MOTORISTS who received parking fines at two Holmfirth locations should be refunded, a former councillor says.
Ex-Kirklees councillor Jeremy Fisher claims that the parking bay outside Barclays Bank on Victoria Street is incorrectly marked out and the single yellow line by the Methodist Church at School Street has no sign detailing the restrictions, meaning that both zones are “unlawful”.
Mr Fisher says both have been this way since the 1980s and thinks thousands of motorists could have received illegitimate fines.
And he goes further to claim that the council are fully aware that the zones do not conform to the law and says motorists with unlawfully issued parking tickets could report the council to the police for fraud.
He said: “There is case law going back to 1971 regarding such things. How many tickets have been issued by Kirklees for this parking bay?
“They pay highway engineers a lot of money to get things right, if they say they did not know then you smell a fish.
“I bet thousands of illegal tickets have been issued for this bay. How many people have had debt collectors at the door for non payment of an illegal charge? What this is, is a gravy train and they just turn a blind eye to anything.”
A website that aims to expose parking corruption, backs these claims. Blogger, Neil Herron, uncovers council malpractice and details victories over local authorities around the country on his website.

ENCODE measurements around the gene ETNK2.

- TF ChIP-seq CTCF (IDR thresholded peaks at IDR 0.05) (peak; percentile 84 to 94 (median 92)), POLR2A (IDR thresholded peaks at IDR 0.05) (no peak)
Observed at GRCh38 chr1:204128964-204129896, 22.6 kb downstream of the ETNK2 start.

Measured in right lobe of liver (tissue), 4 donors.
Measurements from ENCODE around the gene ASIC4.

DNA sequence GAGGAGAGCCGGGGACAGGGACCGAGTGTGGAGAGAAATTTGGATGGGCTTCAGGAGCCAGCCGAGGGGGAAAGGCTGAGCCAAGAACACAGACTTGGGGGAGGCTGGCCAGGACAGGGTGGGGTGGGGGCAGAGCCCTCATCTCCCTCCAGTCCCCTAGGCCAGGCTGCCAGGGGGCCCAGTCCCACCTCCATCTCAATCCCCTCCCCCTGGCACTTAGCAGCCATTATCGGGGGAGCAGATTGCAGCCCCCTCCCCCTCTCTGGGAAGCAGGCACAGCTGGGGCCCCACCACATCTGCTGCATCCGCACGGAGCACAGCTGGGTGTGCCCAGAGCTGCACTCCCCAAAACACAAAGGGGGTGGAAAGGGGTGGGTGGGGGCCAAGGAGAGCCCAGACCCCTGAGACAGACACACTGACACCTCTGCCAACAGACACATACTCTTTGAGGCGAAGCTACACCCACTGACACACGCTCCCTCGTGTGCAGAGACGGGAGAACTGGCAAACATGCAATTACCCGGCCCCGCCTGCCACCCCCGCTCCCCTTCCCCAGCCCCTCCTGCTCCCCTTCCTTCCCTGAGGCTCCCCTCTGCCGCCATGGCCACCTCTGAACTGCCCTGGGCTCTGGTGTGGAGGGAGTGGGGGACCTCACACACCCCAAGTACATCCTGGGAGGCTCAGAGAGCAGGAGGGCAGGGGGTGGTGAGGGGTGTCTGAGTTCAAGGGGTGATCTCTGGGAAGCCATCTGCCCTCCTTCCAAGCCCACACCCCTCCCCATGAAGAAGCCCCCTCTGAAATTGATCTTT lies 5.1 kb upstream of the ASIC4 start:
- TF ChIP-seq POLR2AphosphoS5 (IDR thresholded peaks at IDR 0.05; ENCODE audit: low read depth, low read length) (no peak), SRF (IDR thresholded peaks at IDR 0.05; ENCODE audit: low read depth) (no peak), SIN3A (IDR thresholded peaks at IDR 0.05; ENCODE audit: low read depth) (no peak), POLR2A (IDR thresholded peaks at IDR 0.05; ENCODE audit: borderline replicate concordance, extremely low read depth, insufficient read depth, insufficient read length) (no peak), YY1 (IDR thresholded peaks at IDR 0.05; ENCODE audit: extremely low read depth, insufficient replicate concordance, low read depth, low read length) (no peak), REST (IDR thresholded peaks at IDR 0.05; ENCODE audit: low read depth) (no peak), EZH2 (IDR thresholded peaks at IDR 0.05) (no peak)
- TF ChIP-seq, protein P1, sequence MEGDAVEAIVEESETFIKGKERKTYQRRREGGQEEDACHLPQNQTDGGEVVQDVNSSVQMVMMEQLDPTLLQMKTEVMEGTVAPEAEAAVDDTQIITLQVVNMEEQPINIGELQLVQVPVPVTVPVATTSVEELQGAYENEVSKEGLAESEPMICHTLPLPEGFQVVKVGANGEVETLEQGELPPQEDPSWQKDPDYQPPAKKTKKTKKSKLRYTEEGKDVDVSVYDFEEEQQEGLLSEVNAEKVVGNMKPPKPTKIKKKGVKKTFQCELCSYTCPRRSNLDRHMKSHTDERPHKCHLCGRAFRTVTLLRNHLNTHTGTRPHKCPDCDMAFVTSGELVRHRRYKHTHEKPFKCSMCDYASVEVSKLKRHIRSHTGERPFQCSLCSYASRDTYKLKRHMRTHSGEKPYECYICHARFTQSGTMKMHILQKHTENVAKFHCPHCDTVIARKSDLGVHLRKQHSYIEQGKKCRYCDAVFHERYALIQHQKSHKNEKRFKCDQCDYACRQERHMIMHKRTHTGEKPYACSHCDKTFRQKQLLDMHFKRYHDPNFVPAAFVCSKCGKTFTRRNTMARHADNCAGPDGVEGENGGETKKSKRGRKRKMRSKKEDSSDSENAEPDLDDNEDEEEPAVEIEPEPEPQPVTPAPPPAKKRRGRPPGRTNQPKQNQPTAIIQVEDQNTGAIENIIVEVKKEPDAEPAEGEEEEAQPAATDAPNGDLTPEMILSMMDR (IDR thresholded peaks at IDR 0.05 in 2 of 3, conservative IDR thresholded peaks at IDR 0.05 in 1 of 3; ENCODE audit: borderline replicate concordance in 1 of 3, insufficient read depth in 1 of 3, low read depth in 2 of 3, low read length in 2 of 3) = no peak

On his site he claims that councils have been advised by the Local Government Association (LGA) to use the 2006 Fraud Act to prosecute parents who give false addresses to get their children into their preferred school.
He says: “But how many councils have lied about aspects of parking enforcement? Rather than considering misfeasance or malfeasance in public office perhaps a quicker and cleaner route is a criminal complaint to the police?
“After all, what’s good enough for the LGA to use against parents, is good enough for motorists to use against councils and their officers.”
In a letter to Kirklees, Mr Fisher said: “I believe that Kirklees Council has acted beyond its powers in placing non-prescribed restrictions on the highways in its area. Further, I am aware that your highway engineers are provided with clear guidance on the provision of such lines and bays within Chapter 3 and Chapter 5 of the Traffic Signs Manual, both of which confirm the correct marking of a highway.
“It is clear to me that the failure to sign parts of Kirklees to prescribed requirements must therefore be a conscious decision.”
A council statement said: “These incidences will be checked – there is a continuous programme to check that signs and lines are in order but people are encouraged to let us know of areas where lines have worn out or signs have fallen down or gone missing.”
Kirklees cabinet member for transport and highways, Clr David Hall, declined to comment.